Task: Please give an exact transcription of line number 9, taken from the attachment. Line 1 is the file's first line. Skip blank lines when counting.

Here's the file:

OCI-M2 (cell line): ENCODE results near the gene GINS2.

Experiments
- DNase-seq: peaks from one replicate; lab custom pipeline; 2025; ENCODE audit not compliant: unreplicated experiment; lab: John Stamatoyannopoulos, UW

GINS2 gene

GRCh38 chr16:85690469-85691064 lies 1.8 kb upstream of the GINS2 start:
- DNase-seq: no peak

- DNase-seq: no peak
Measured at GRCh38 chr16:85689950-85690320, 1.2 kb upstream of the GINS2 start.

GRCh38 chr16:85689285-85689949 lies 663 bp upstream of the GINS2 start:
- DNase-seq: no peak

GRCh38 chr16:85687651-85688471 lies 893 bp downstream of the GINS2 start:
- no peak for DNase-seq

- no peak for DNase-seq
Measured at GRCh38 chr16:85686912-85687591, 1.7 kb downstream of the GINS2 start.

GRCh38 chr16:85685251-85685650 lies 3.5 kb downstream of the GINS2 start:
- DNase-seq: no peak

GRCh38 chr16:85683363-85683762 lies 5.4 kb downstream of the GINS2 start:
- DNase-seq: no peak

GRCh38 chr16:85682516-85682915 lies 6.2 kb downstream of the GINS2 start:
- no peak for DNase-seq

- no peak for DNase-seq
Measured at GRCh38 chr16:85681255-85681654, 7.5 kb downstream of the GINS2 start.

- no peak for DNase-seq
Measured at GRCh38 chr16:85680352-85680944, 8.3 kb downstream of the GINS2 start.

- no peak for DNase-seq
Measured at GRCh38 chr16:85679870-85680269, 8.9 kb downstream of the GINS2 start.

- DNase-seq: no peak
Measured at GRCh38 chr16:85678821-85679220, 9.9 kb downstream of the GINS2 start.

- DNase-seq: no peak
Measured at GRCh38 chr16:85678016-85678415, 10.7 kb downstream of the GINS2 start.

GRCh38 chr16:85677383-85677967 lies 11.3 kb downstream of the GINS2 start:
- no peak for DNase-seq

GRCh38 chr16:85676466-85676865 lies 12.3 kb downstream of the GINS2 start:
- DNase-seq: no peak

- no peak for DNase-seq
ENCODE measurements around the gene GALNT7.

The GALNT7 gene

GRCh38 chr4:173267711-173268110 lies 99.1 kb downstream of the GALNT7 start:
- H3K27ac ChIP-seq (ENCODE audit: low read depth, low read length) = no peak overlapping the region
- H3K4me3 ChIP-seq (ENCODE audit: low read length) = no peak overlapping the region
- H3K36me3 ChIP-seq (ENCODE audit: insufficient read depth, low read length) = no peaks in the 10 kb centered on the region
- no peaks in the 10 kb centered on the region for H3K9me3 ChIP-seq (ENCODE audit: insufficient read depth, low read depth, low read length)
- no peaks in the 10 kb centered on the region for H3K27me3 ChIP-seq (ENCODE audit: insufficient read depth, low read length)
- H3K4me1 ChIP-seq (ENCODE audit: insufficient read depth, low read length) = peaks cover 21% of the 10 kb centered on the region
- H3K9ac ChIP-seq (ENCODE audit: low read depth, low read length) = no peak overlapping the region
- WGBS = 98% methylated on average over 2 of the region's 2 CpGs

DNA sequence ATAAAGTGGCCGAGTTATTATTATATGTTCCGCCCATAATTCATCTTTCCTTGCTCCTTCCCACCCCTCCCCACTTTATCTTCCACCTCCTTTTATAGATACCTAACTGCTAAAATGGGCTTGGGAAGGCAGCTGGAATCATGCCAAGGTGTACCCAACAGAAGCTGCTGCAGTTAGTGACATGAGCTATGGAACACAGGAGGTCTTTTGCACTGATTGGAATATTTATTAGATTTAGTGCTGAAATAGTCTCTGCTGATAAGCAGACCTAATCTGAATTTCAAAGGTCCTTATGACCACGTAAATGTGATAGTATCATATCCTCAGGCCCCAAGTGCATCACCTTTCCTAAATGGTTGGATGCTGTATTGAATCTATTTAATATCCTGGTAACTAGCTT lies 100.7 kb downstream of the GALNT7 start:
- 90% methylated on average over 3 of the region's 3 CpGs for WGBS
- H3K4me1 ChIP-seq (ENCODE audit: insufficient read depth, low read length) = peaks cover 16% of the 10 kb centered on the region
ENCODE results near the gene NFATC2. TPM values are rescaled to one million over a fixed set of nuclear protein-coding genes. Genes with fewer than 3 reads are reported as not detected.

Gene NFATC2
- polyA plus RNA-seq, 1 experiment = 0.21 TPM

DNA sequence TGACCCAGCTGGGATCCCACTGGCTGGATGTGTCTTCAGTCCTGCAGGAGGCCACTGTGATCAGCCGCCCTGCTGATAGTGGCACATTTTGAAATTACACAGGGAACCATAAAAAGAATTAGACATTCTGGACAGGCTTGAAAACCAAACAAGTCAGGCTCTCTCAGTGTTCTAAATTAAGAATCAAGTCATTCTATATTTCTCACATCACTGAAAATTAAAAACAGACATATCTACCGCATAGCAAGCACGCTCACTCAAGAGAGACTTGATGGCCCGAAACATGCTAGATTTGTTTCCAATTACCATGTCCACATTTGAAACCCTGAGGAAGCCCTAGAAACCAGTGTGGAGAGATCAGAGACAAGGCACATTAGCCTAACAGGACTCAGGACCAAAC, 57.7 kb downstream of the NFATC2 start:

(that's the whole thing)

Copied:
GRCh38 chr16:85689285-85689949 lies 663 bp upstream of the GINS2 start: